Like the anoles, the skin of the dewlap for many Draco species is stretched thin when extended and allows light to pass through.  Leo Fleishman published a Functional Ecology paper in 2015 measuring how the dewlap of Anolis lineatopis appears to glow when positioned with the sun behind them, and how this might improve signalling efficacy. Contrary to expectation, they found the transmission of light through the dewlap doesn’t improve the luminance contrast of the dewlap against the background. The radiance of the dewlap is increased by light transmission (radiance is the sum of the light reflected by the dewlap and any transmitted through the dewlap) – but patches of high radiance are very common in Anolis lineatopis forest shade environment, due to many the little shafts of light shining between gaps in the leaves. Instead they showed that due to the higher total intensity of the dewlap colour (thanks to light transmission) it’s probably easier for a conspecific to discriminate the signal from the natural background colours.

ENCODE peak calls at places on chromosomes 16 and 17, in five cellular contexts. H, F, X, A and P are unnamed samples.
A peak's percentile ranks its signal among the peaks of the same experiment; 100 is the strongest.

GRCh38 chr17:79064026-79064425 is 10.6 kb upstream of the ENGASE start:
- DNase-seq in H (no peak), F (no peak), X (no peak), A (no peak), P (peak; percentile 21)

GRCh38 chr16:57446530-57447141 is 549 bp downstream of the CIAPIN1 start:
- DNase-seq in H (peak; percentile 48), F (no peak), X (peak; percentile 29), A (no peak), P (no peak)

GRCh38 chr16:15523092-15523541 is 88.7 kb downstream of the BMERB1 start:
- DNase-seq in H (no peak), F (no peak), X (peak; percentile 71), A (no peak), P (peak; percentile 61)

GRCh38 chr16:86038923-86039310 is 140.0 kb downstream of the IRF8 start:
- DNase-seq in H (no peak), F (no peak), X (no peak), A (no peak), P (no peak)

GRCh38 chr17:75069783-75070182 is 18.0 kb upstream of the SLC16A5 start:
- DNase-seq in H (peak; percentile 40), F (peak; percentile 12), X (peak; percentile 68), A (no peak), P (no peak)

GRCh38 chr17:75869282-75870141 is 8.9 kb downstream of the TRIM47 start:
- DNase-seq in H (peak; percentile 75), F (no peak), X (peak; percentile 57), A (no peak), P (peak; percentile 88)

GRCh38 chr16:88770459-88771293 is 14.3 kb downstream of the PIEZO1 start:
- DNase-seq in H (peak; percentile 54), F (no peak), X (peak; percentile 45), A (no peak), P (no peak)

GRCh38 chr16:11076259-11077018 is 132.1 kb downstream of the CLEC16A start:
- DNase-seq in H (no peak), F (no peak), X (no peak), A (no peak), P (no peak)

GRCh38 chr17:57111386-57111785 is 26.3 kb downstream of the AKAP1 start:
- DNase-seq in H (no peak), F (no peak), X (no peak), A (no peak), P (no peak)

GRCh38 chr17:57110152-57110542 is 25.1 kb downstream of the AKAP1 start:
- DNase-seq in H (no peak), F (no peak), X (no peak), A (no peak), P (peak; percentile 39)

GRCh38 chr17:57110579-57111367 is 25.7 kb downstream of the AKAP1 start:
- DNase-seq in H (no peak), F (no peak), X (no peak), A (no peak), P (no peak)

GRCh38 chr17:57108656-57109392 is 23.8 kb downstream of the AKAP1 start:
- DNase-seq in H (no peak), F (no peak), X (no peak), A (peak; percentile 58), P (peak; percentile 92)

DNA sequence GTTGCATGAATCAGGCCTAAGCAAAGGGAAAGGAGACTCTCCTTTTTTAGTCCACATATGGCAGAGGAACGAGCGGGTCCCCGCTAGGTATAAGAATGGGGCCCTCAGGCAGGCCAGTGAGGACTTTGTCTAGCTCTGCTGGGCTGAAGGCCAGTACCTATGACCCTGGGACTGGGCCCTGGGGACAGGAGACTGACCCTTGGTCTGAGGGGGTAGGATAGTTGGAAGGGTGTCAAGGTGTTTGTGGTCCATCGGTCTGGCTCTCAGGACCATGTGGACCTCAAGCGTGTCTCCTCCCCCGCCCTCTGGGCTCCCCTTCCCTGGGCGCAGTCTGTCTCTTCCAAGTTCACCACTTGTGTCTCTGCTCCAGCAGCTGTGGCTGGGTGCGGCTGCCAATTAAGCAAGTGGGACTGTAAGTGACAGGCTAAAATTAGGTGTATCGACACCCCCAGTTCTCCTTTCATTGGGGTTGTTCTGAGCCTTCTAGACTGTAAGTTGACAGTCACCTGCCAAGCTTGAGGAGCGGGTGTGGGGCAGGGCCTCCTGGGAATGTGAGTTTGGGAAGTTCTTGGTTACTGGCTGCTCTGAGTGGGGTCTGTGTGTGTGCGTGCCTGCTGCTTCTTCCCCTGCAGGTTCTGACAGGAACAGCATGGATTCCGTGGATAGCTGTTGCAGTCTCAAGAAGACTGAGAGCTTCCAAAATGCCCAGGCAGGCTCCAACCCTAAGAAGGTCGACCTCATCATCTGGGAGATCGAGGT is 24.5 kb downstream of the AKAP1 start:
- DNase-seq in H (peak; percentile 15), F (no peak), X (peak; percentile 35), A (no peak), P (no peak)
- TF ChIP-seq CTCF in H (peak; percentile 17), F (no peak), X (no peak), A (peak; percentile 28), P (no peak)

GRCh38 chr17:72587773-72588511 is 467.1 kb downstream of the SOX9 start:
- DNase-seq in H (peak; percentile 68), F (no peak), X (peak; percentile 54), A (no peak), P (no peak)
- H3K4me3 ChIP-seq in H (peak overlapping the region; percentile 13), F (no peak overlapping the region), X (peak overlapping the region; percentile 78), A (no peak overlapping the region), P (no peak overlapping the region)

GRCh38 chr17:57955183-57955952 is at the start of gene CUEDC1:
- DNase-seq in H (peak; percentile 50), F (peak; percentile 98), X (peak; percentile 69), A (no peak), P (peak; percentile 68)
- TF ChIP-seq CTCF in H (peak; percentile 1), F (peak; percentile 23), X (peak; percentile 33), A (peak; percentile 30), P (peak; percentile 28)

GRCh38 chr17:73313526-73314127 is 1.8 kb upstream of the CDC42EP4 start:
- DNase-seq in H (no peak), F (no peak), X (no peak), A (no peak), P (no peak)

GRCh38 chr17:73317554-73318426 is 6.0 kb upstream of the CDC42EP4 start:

Given this and the similarity between anole and Draco dewlaps, I wondered whether Draco lizards might behaviourally adapt their position on the trunk relative to the position of the sun, to maximise the exposure of the extended dewlap to sunlight. To look at this, I just observed the position of the lizard relative to the sun upon first sighting, and noted whether the lizard was displaying, and if so, whether was it directly to a neighbouring conspecific, or whether it was a territorial broadcast display. We found males were significantly more likely to be oriented perpendicular to the sun when displaying, but not when not displaying (fig. 1).

Of course, signals intended for specific individuals in close-range encounters require the signaller to position themselves such that the receiver is in line of sight – but Draco lizards (and anoles) also give these ‘broadcast signals’ which are not intended for any specific individual, but just as territorial display. For these signals, where there is not another lizard around, they seem to orient themselves perpendicular to the sun, so their extended dewlap is exposed to the most light.